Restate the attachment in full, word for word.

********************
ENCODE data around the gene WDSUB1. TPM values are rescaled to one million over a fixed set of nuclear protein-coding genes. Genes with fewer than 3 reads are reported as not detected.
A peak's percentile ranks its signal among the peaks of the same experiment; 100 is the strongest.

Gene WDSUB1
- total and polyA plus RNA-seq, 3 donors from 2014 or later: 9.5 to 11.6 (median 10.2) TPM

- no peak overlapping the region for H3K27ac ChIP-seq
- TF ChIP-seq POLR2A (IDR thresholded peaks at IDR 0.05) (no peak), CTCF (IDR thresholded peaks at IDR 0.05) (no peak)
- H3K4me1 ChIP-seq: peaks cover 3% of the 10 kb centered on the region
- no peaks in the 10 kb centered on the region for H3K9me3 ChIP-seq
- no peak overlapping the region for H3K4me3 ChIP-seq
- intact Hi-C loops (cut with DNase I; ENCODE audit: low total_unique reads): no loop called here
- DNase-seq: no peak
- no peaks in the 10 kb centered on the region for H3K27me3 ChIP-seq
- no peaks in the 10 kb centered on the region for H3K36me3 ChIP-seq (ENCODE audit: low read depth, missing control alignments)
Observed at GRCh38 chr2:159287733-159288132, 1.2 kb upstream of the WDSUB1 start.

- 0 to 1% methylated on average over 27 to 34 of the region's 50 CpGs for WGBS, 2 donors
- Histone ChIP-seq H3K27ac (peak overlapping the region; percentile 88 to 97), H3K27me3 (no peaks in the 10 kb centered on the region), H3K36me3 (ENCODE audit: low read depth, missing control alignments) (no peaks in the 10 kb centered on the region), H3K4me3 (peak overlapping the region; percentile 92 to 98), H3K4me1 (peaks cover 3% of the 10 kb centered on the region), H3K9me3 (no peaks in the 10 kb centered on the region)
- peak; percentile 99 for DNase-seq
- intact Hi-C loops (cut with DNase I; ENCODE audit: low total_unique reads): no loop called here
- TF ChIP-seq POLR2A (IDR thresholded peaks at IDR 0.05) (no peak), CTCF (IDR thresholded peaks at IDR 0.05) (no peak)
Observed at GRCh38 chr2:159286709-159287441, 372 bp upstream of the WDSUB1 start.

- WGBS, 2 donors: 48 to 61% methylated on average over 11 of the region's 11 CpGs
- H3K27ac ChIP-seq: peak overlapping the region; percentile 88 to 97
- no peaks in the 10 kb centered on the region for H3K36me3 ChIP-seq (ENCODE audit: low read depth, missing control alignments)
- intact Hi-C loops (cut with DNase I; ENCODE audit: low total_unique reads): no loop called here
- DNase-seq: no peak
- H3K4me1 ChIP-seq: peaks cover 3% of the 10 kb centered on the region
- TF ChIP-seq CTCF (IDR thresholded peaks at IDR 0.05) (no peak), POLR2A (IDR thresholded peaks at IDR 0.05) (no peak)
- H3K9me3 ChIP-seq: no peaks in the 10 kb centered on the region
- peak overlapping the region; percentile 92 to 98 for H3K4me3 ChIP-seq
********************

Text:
ENCODE data around the gene WDSUB1. TPM values are rescaled to one million over a fixed set of nuclear protein-coding genes. Genes with fewer than 3 reads are reported as not detected.
A peak's percentile ranks its signal among the peaks of the same experiment; 100 is the strongest.

Gene WDSUB1
- total and polyA plus RNA-seq, 3 donors from 2014 or later: 9.5 to 11.6 (median 10.2) TPM

- no peak overlapping the region for H3K27ac ChIP-seq
- TF ChIP-seq POLR2A (IDR thresholded peaks at IDR 0.05) (no peak), CTCF (IDR thresholded peaks at IDR 0.05) (no peak)
- H3K4me1 ChIP-seq: peaks cover 3% of the 10 kb centered on the region
- no peaks in the 10 kb centered on the region for H3K9me3 ChIP-seq
- no peak overlapping the region for H3K4me3 ChIP-seq
- intact Hi-C loops (cut with DNase I; ENCODE audit: low total_unique reads): no loop called here
- DNase-seq: no peak
- no peaks in the 10 kb centered on the region for H3K27me3 ChIP-seq
- no peaks in the 10 kb centered on the region for H3K36me3 ChIP-seq (ENCODE audit: low read depth, missing control alignments)
Observed at GRCh38 chr2:159287733-159288132, 1.2 kb upstream of the WDSUB1 start.

- 0 to 1% methylated on average over 27 to 34 of the region's 50 CpGs for WGBS, 2 donors
- Histone ChIP-seq H3K27ac (peak overlapping the region; percentile 88 to 97), H3K27me3 (no peaks in the 10 kb centered on the region), H3K36me3 (ENCODE audit: low read depth, missing control alignments) (no peaks in the 10 kb centered on the region), H3K4me3 (peak overlapping the region; percentile 92 to 98), H3K4me1 (peaks cover 3% of the 10 kb centered on the region), H3K9me3 (no peaks in the 10 kb centered on the region)
- peak; percentile 99 for DNase-seq
- intact Hi-C loops (cut with DNase I; ENCODE audit: low total_unique reads): no loop called here
- TF ChIP-seq POLR2A (IDR thresholded peaks at IDR 0.05) (no peak), CTCF (IDR thresholded peaks at IDR 0.05) (no peak)
Observed at GRCh38 chr2:159286709-159287441, 372 bp upstream of the WDSUB1 start.

- WGBS, 2 donors: 48 to 61% methylated on average over 11 of the region's 11 CpGs
- H3K27ac ChIP-seq: peak overlapping the region; percentile 88 to 97
- no peaks in the 10 kb centered on the region for H3K36me3 ChIP-seq (ENCODE audit: low read depth, missing control alignments)
- intact Hi-C loops (cut with DNase I; ENCODE audit: low total_unique reads): no loop called here
- DNase-seq: no peak
- H3K4me1 ChIP-seq: peaks cover 3% of the 10 kb centered on the region
- TF ChIP-seq CTCF (IDR thresholded peaks at IDR 0.05) (no peak), POLR2A (IDR thresholded peaks at IDR 0.05) (no peak)
- H3K9me3 ChIP-seq: no peaks in the 10 kb centered on the region
- peak overlapping the region; percentile 92 to 98 for H3K4me3 ChIP-seq